If you have not yet left and are planning to leave the country, it is in your best interest to gather evidence of your intention to settle in another country, as you will need to prove to SARS that your ultimate goal is to leave South Africa permanently. You cannot prove this on your departure day, but you should do so before your next tax return. This way, you can check whether you can make the other country your residence before informing SARS.
The non-residence letter from SARS proves that SARS agrees that you are no longer a tax resident in South Africa. To apply for the non-residence letter, you must complete the relevant forms, provide supporting documents, and declare all your assets and liabilities. Our tax practitioners at Sable International specialise in cross-border cases and can ensure that you submit all the required documentation and that the application process goes smoothly.
How do I know if my South African tax number is active?
If you have resided outside South Africa for over 10 years, your tax number is usually inactive. To determine if your South African tax number is still active, you can follow these simple steps:
- Use the SARS eFiling platform – Log in to your account and go to the “Taxpayer Details” section. Here you should be able to find information about the status of your tax number. You can be sure your tax number is valid if it is active.
- Consult your tax certificates – Your tax number is usually shown on any certificates you receive, such as an IRP5. If your tax number is shown, it means that your tax number is active.
- Review communication from SARS – If you have recently received a communication from SARS, such as a tax return confirmation or a tax notice, check if your tax number is mentioned in these documents. This is an indicator of its active status.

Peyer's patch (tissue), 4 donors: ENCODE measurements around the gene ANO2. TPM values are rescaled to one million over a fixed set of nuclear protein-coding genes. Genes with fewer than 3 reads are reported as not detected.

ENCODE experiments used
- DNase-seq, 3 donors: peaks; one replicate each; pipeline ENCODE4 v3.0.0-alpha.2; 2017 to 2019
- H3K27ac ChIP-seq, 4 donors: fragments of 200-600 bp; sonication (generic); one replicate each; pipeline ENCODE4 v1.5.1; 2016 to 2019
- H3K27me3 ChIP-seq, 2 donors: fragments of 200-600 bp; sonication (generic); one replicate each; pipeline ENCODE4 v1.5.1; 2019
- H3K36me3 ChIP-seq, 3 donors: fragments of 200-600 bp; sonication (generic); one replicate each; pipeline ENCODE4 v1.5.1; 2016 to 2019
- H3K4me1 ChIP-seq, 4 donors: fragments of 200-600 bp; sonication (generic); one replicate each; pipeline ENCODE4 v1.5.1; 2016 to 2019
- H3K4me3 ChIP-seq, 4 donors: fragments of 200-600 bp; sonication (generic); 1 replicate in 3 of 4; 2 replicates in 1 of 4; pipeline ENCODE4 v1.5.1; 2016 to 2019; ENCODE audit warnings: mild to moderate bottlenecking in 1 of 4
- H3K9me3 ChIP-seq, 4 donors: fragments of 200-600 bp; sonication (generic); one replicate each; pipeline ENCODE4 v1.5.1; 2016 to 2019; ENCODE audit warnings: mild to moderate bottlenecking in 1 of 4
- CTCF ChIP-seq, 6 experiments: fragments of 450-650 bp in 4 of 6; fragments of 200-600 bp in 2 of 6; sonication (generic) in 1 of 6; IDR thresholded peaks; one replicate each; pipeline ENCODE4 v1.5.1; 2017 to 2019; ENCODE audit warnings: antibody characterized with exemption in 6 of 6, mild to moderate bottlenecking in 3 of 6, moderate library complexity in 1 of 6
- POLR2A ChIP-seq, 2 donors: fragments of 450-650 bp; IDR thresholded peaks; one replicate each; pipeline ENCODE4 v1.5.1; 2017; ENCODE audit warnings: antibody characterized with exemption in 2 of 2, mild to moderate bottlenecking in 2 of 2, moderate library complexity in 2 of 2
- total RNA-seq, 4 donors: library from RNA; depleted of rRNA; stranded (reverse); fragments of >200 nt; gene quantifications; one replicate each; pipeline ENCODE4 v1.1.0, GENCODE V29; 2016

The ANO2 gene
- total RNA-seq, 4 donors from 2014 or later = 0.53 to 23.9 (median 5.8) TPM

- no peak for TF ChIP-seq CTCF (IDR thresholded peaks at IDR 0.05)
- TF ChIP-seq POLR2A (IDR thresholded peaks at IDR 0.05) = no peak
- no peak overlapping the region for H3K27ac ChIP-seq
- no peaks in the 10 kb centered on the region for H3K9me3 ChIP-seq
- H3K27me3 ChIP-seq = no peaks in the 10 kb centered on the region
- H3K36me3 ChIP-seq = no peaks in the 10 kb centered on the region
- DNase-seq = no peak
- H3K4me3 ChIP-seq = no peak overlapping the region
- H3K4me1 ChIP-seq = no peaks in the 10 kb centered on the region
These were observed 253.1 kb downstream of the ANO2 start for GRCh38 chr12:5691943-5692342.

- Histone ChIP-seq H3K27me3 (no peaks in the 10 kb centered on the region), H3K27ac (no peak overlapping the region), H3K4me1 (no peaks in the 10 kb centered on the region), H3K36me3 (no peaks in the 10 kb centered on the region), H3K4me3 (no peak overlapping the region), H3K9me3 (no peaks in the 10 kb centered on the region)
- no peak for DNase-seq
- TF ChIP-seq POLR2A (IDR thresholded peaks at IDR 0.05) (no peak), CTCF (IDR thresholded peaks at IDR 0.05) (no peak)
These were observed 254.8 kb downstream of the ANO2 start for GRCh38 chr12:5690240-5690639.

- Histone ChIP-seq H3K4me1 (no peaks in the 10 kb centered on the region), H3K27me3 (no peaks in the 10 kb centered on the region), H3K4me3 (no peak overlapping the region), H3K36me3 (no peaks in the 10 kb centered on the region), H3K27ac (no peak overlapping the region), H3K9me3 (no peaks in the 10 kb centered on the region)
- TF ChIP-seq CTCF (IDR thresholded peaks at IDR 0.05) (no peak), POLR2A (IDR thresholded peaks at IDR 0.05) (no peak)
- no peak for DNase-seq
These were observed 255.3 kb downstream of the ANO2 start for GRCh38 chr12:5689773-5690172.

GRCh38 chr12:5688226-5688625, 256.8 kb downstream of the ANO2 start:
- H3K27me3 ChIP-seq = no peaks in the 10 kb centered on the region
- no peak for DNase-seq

To be on the safe side, keep proof of your tax residency in your new country in case SARS requires evidence at a later date.
What if I don’t know my tax number?
If you lose your tax number after you have left the country, you could find yourself in a tricky situation. SARS can only send you your tax number if you can access your email address and South African phone number.
Note: If you lose access to these communication methods and do not know your tax number, you’ll have no way to correspond with SARS, as they have made it impossible to retrieve this information. As such, you will likely be unable to move funds out of South Africa.
We recommend that you change your details with SARS before you leave the country and provide a South African contact number that you can still access after you leave. Consider using the phone number of a relative in the country until SARS finds a solution to this problem and makes it easier for expat SA taxpayers. Additionally, make sure that your email address is updated and is one that you will still have access to after you leave.
Sable International can assist you with changing your tax status and making sure your tax affairs are in order with SARS. For peace of mind regarding your South African tax affairs, contact our South African tax team at [email protected] or by calling +27 (0) 21 657 1517.